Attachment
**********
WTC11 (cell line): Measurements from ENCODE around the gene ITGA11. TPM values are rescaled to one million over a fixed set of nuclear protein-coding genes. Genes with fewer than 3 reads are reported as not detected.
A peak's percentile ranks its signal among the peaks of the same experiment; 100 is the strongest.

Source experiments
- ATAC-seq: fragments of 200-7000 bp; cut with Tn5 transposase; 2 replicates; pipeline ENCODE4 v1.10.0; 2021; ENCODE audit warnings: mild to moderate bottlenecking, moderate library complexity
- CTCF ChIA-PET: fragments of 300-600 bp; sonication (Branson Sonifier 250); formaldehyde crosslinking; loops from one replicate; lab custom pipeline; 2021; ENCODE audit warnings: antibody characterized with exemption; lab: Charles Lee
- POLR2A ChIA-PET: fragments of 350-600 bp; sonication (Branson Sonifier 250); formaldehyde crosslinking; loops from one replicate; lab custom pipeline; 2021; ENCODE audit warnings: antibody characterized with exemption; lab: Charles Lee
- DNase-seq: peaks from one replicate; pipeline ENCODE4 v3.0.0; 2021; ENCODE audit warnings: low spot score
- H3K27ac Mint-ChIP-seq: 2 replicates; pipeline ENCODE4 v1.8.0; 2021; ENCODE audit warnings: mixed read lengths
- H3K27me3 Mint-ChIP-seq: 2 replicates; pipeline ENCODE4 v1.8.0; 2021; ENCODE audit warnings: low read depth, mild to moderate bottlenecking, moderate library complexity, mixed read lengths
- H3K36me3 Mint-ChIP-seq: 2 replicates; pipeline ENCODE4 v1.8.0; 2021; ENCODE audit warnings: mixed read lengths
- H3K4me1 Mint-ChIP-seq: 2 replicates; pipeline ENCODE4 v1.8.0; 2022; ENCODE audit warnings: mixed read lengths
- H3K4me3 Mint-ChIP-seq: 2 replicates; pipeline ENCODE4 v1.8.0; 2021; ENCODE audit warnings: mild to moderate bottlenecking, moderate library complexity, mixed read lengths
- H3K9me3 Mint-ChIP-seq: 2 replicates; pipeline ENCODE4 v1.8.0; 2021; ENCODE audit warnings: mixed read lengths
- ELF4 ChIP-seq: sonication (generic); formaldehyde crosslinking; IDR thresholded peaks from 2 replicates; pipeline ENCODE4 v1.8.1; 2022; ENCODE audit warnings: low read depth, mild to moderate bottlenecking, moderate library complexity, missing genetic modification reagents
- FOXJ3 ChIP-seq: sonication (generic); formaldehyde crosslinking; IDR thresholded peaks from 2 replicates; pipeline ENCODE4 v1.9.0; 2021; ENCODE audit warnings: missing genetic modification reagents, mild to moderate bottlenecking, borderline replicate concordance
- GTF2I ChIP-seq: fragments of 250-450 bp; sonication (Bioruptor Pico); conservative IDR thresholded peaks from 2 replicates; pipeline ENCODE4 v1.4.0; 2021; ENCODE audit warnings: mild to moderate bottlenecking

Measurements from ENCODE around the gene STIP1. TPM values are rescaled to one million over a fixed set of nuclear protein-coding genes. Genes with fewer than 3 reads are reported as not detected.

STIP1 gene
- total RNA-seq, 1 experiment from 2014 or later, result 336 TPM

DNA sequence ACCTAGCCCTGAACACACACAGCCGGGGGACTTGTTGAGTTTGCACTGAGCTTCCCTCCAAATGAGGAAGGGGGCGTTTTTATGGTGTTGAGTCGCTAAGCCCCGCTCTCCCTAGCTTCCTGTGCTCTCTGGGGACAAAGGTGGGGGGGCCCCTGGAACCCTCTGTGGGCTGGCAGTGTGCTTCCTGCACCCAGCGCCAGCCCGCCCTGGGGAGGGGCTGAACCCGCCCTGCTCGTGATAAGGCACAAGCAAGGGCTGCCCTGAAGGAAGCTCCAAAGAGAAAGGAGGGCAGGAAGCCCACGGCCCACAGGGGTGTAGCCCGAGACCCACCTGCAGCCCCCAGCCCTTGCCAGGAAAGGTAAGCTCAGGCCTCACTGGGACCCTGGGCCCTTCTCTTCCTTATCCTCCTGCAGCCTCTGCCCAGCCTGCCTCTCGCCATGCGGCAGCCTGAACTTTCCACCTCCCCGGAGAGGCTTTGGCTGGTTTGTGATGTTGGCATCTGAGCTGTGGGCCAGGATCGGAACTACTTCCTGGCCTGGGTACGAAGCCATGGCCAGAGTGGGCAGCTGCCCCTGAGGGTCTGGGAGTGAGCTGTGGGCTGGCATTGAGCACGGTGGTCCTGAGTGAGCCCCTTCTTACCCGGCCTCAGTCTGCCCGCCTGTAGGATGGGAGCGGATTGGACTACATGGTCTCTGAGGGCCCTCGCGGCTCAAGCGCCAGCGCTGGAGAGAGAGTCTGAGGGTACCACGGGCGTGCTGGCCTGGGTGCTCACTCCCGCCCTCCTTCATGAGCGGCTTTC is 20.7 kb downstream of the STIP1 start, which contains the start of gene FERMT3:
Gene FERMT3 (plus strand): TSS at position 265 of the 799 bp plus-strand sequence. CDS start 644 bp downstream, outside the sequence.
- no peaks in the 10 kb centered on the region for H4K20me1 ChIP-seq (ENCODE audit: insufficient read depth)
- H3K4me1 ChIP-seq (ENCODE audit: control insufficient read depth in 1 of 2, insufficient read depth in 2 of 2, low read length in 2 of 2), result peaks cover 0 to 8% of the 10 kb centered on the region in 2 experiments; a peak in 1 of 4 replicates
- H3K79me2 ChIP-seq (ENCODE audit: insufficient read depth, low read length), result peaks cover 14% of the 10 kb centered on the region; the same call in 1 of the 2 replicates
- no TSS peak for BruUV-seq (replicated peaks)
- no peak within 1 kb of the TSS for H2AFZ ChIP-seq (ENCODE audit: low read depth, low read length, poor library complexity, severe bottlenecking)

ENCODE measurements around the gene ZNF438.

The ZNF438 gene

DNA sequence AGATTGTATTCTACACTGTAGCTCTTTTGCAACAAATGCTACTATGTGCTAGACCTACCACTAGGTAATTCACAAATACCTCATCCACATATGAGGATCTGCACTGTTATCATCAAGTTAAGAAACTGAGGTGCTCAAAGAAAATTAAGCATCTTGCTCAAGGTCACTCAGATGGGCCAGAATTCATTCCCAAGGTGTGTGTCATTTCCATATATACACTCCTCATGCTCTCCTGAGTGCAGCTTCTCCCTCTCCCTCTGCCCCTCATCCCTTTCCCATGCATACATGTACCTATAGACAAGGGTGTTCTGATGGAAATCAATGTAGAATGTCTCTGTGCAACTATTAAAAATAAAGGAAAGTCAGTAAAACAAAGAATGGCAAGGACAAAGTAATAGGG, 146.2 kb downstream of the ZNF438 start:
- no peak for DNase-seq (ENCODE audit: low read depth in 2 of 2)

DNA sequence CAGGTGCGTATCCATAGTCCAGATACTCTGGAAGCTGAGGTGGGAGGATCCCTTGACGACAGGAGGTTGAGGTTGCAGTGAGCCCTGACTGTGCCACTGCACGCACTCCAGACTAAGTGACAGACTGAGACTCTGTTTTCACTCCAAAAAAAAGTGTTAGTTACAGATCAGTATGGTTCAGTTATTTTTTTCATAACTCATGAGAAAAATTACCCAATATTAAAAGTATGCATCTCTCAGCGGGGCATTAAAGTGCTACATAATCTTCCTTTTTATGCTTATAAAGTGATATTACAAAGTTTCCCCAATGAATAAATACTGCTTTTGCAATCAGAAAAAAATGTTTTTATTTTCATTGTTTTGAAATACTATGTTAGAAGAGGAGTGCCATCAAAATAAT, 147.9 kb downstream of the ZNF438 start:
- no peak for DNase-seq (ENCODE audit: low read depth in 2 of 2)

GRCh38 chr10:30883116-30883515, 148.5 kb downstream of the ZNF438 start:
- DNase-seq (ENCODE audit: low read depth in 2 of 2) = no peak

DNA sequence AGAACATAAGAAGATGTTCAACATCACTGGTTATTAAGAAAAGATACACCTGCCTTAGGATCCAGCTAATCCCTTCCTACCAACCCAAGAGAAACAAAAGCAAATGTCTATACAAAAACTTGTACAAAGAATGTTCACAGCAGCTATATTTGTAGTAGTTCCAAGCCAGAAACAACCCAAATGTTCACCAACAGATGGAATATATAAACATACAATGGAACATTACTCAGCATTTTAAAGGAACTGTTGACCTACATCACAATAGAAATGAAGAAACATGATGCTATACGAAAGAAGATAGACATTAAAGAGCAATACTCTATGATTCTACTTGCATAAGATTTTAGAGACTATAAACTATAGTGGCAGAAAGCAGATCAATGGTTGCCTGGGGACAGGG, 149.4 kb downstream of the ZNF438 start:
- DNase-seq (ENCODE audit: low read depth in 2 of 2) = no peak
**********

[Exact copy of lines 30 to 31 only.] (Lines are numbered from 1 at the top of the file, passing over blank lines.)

- no peak for DNase-seq (ENCODE audit: low read depth in 2 of 2)

DNA sequence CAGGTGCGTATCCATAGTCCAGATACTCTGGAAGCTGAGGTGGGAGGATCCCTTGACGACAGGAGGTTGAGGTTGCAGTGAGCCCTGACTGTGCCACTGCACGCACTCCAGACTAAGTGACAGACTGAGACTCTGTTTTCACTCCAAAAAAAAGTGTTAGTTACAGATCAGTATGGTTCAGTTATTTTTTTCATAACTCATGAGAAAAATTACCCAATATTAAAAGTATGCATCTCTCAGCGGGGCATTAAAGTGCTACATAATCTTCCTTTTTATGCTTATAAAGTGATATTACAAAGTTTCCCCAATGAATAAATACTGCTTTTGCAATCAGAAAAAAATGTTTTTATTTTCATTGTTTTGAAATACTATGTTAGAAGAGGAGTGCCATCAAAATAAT, 147.9 kb downstream of the ZNF438 start: